Knowing first hand the value of a good editor, I asked my friend Edmond Addeo to be my guest blogger this week. I met Ed at a writer’s conference in San Francisco and was so impressed that I asked him to edit my latest novel, The Custer Conspiracy. Best thing I ever did. I’m proud to introduce Ed to all of you who might be in need of a professional editor. I’ve worked with many editors over the years. Ed is, by far, the best I’ve ever met.
Ed … the stage is all yours.
Glad to be a guest of the Dennis Koller blog. I want to take this opportunity to first establish my bona fides. I’ve had 12 books published by mainstream houses, worked with some of the best agents in New York and LA, and have had two screenplays optioned.
It’s a generally-accepted axiom that proofreading an author’s own manuscript is folly. However, it’s also surprising how many authors —especially first-timers— fail to grasp the importance of punctuation, proper format, acceptable grammar, invisible antecedents, use of apostrophes, and proper verb tenses when using the subjective mood, to name a few. If an agent or editor at a publishing house spots a violation of these rubrics of grammar even on the first page, he’ll probably reject the ms. out of hand.
For example, a few years ago I was Executive Editor for a chain of community newspapers in Marin County, and as part of a revitalization campaign I hired four bright young ladies recently graduated from San Jose State, Stanford, Oregon University and U.C. Berkeley. These gals all had degrees in Journalism. To my utter surprise and bafflement, I felt I had to teach them the English language all over again! For example, they didn’t seem to know the difference between “it’s” and “its.” They didn’t know that an apostrophe NEVER makes something plural. Their punctuation was terrible, their composition of a news story was haphazard, and I don’t have the heart or stomach right now to discuss their general grammar.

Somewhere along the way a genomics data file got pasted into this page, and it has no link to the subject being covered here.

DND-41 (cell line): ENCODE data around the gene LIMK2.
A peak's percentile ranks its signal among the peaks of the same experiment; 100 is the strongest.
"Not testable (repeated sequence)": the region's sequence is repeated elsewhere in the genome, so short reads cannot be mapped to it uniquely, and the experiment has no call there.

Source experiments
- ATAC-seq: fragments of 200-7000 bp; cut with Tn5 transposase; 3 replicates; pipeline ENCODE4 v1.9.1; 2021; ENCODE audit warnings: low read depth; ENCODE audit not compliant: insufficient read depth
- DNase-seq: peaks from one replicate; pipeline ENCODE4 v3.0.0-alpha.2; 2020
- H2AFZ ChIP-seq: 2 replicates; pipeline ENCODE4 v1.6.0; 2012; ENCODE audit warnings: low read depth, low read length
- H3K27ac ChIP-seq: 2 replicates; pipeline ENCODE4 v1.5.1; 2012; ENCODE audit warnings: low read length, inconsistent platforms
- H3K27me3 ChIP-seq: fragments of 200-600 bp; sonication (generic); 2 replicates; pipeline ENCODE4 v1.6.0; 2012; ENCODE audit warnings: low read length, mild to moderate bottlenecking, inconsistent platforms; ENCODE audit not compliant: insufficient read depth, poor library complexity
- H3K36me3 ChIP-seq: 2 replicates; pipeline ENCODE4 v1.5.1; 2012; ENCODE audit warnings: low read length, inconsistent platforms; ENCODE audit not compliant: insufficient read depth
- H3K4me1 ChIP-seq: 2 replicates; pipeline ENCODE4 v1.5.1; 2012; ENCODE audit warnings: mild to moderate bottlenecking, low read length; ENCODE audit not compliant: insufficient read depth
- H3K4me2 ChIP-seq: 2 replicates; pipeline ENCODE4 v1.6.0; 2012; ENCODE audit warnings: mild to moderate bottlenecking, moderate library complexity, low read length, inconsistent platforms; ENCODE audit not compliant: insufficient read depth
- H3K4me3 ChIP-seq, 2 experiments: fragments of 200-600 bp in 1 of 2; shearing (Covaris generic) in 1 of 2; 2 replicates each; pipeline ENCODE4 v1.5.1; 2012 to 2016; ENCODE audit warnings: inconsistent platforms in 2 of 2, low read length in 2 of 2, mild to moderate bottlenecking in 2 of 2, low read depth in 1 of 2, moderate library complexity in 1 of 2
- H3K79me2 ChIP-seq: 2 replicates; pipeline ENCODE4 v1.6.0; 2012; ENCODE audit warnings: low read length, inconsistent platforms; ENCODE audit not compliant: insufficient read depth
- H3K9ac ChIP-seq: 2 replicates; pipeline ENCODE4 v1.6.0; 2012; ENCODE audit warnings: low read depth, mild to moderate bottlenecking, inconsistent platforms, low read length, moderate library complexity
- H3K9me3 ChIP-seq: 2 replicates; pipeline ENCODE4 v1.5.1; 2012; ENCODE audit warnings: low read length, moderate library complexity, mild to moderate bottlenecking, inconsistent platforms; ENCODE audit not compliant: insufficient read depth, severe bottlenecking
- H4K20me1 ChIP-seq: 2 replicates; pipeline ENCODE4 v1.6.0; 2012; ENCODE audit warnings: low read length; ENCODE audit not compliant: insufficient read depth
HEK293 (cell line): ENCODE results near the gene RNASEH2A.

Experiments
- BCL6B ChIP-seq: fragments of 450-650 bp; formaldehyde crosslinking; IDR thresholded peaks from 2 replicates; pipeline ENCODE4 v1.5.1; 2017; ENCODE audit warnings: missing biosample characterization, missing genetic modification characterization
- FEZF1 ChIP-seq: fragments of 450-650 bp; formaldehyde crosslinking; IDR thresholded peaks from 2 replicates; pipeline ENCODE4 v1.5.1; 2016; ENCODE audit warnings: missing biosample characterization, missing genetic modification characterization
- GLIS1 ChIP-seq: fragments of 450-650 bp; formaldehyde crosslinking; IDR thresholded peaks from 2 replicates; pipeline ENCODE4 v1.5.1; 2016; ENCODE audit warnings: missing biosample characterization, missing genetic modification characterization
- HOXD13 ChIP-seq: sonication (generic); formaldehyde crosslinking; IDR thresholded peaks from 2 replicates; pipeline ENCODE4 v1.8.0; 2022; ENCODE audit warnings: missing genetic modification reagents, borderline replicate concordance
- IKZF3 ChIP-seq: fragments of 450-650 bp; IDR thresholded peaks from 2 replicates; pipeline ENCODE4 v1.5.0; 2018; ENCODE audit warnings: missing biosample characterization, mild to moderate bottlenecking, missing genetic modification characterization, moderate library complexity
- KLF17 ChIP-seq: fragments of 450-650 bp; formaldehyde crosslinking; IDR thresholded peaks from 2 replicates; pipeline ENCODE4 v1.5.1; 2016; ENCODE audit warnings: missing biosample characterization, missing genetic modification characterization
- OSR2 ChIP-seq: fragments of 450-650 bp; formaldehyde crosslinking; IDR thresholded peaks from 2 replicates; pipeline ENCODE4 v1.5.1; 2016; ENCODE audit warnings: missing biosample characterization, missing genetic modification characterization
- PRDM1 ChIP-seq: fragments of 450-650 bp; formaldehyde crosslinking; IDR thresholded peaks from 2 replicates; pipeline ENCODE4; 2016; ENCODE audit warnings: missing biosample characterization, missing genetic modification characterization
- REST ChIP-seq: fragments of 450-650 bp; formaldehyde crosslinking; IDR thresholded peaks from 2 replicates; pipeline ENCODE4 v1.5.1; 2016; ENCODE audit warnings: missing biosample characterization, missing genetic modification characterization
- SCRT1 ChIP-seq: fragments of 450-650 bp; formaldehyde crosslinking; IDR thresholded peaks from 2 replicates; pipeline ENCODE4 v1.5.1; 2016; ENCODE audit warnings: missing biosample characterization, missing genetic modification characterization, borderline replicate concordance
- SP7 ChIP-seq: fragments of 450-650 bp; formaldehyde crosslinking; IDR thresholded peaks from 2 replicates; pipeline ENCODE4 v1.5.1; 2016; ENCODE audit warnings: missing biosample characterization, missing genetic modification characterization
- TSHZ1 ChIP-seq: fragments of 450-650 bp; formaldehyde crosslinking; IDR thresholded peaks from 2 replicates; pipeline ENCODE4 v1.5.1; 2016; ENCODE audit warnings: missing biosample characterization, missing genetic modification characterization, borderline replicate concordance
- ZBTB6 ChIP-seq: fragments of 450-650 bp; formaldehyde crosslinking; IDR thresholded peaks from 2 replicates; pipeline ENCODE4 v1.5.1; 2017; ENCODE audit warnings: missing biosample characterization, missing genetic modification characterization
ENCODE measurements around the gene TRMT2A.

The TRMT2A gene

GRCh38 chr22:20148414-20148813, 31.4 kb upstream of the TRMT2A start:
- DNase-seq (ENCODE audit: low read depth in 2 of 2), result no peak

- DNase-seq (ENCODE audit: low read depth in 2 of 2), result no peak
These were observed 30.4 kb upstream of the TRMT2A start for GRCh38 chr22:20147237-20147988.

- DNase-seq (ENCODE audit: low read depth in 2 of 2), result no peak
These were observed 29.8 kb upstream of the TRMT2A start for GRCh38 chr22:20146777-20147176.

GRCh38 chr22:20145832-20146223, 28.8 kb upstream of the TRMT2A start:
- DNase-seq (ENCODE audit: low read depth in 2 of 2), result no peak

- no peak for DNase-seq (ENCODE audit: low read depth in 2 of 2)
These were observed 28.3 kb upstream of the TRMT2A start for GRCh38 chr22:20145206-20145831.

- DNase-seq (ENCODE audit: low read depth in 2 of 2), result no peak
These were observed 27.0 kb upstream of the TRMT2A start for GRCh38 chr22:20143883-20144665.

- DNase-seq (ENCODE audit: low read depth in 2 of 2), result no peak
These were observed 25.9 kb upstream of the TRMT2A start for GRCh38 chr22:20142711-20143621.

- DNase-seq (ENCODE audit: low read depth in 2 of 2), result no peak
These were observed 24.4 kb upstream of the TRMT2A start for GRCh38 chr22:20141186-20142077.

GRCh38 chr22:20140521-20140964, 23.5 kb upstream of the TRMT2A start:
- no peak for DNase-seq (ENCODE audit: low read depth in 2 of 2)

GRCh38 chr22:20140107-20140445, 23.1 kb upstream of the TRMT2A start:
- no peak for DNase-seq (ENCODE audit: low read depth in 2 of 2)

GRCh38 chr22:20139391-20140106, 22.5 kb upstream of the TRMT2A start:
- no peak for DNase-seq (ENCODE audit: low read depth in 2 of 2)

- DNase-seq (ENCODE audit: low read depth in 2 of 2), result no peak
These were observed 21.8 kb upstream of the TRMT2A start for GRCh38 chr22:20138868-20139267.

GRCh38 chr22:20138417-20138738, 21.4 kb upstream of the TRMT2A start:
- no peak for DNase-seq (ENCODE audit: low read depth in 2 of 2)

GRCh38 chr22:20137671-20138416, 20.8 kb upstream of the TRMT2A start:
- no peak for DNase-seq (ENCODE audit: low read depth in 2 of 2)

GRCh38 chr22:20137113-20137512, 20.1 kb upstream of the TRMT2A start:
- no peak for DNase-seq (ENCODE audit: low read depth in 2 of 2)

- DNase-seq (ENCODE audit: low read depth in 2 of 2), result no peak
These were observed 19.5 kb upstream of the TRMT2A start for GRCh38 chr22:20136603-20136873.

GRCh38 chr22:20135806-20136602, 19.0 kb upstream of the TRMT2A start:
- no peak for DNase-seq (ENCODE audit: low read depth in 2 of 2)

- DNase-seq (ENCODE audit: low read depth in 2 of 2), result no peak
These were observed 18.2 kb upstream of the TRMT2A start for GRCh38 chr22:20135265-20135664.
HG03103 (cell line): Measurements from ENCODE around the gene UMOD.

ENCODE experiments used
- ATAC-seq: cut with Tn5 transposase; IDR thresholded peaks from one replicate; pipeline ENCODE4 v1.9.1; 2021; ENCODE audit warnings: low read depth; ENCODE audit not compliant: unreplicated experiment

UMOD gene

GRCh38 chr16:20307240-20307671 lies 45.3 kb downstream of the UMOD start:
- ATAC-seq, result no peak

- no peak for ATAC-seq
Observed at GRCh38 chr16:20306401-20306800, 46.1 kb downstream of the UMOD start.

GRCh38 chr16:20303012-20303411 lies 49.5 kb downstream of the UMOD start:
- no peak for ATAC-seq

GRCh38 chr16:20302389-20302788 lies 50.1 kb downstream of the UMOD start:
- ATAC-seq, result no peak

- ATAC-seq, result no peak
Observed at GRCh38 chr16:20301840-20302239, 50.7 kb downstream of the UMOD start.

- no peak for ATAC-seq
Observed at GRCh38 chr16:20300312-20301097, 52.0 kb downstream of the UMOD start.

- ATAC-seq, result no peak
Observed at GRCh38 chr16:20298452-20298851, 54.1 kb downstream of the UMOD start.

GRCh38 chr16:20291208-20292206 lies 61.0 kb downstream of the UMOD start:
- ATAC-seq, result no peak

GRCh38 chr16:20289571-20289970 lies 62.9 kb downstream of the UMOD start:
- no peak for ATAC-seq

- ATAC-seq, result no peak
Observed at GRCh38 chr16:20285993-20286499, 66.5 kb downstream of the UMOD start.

I thought, “Didn’t these women have to pass an exam to graduate?”
Thus ends my lecture on the importance of a good proofreader/editor.
And I’m a great proofreader/editor. What I offer is three-fold: 1) a complete line-edit of your manuscript, word by word, in hard copy and red ink, and with margin notes; 2) clarification questions, suggestions for additions and deletions, and overall creative impressions; and 3) if you’ve managed to impress me with your talent, I can introduce you to a top agent (mine) in New York who will read your ms. upon my recommendation.
All that for a fraction of what the “pro” Internet editors are charging. Mail queries to firstname.lastname@example.org
P.S. Unabashed plug: Interested in historical fiction? I just won the Chaucer Award for my epic book, Uzumati – A Tale of the Yosemite, and my recent book The Woman Who Cured Cancer tells about an effective and affordable cancer vaccine that’s available to the public without a prescription.
And thank you, Ed.
In the interest of sharing the wealth of good people I have found along my writing journey, I want to urge you to follow Kristen Lamb’s blog. She’s a treasure trove of insight into the book business as well as providing wonderful tips on how to hone your craft. Click this link to check her out.
My latest suspense novel, The Custer Conspiracy, is now wending its way through the New York Literati circles seeking an agent. While it makes its rounds, I’d like to offer you a free preview. Sign up as a “follower” of my blog and I’ll send you the 1st chapter for free. I would love to hear your feedback. A quick summary:
Within a week of his uncovering the secret that General George Armstrong Custer did not die at the Battle of the Little Bighorn, history professor Matt Conroy was lying in a morgue with the back of his head blown off.
To learn more, click “Follow” in the sidebar menu of this page. (Already a follower? You can request a sample of The Custer Conspiracy via email at email@example.com or comment below.)